The right track beckons
The ACCA route to accountancy training is an option that many have found flexible and orientated to business, says Anthony Harrington
‘MY DESIRE RIGHT FROM A-LEVELS WAS TO BECOME A DIRECTOR OF A FTSE 100 COMPANY’
ASK any accountant what i t was that prompted them to opt for an accountancy qualification and they are far and away more likely to tell you that they were attracted by the idea of a career in business, rather than that they had always dreamed of becoming an auditor.
For anyone contemplating how they can go from being a student to having a meaningful role in a successful company, the ACCA qualification provided by the Association of Chartered Certified Accountants, is hugely attractive.
The alternative route to becoming an accountant, namely qualifying with the I nstitute of Chartered Accountants o f England and Wales (ICAEW) or the Scottish ICA (ICAS), is often perceived as the ideal route for someone who sees a career with a big four accountancy firm as their life’s ambition. Of course, there are a large number of finance directors of FTSE 250 companies who started off their career going the ICA route and who qualified with an accountancy practice before moving to industry. Both the ICA route and the ACCA qualification provide an excellent technical grounding in accountancy skills and this skill set is of real value to companies in all sectors.
However, the ACCA course, in the eyes of those who have been through it, is viewed as a lot more flexible and a great deal more business orientated than the ICA route. The fact that the qualification is a global one, and that the ACCA has 154,000 members in some 170 countries is also viewed as a considerable benefit since it provides a great deal of cross-border mobility to anyone looking to build a career in a multinational company.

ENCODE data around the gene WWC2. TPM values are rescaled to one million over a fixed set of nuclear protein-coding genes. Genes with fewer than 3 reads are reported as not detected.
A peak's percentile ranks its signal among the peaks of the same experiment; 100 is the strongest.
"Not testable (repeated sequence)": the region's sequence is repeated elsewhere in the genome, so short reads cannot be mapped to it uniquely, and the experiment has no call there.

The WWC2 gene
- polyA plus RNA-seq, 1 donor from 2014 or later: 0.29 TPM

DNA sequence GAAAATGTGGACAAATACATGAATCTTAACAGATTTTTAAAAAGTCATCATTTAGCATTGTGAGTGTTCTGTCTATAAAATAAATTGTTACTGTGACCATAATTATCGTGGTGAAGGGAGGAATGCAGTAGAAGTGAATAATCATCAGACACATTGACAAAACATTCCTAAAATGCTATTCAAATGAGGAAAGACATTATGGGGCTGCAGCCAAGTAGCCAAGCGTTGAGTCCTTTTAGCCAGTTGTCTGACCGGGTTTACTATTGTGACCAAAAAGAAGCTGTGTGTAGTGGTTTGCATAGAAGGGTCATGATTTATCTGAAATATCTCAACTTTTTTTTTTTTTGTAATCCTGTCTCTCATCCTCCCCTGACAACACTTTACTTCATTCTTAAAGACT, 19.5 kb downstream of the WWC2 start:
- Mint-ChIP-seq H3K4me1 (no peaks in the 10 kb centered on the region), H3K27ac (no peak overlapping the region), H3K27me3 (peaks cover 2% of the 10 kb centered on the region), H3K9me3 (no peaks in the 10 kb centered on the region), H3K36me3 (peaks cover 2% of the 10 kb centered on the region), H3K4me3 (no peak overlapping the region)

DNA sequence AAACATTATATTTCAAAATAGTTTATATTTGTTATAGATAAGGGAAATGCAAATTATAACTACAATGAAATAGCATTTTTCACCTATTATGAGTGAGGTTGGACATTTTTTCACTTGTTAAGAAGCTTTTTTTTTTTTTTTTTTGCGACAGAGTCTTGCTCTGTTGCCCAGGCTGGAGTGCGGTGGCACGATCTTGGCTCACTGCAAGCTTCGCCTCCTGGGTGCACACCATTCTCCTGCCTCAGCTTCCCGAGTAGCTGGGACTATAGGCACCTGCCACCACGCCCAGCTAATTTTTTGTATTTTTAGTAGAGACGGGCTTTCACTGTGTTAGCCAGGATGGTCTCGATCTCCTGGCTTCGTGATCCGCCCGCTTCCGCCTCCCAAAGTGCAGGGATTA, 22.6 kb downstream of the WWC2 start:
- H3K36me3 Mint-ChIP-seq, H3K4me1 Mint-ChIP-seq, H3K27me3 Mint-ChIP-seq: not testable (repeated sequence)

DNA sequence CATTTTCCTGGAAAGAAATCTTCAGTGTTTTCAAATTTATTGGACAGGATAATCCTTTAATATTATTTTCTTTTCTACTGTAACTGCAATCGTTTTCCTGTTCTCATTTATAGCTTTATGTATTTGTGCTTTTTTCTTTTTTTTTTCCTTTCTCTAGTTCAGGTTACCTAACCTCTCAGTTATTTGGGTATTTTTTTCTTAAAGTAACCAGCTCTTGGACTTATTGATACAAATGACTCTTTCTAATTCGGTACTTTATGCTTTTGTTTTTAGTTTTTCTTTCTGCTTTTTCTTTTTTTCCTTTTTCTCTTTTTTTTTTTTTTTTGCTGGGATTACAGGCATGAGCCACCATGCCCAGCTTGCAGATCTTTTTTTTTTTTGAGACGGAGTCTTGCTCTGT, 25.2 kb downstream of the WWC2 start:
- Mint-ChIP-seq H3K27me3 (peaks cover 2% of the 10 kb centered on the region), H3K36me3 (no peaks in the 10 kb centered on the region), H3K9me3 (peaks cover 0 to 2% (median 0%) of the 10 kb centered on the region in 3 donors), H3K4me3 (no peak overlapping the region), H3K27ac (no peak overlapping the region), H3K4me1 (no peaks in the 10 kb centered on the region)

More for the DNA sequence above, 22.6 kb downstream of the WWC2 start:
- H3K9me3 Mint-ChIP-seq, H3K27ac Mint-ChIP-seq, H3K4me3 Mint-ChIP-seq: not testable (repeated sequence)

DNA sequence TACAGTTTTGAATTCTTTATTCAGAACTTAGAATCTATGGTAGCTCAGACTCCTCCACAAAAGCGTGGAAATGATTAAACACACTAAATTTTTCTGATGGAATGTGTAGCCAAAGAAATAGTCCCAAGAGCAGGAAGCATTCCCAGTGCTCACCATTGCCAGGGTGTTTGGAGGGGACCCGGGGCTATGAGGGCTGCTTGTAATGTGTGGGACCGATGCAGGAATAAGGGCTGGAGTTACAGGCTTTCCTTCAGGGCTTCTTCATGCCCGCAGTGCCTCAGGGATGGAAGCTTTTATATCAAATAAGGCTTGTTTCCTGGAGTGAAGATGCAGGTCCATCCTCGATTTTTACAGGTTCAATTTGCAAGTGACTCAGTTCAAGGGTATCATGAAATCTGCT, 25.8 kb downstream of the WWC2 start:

This was certainly how Damian Wyatt, financial controller at Bibby Offshore, viewed things when he left school.
“My desire, right from when I was studying economics for Alevels, was to become a director of a FTSE 100 company,” he explains. “When I looked at the qualifications that directors tended to have, accountancy figured very prominently, so it was clear to me that to get from where I was, as a school leaver, to being a director of a major company, an accountancy qualification was going to be essential.”
His next step was to choose between the ICA qualification and that offered by the ACCA.
The huge advantage of the ACCA route at that time was that you could start qualifying immediately upon leaving school, without having to go to university in the first instance.
“It seemed to me to make a lot more sense to start training immediately as an accountant rather than doing three years at university first,” Wyatt says.
“I started studying with the Association of Accounting Technicians (AAT), doing bookkeeping and payroll with a small firm in Southport called Lithgow Nelson.
“However, after a few years I was very focused on providing payroll services, which was a bit too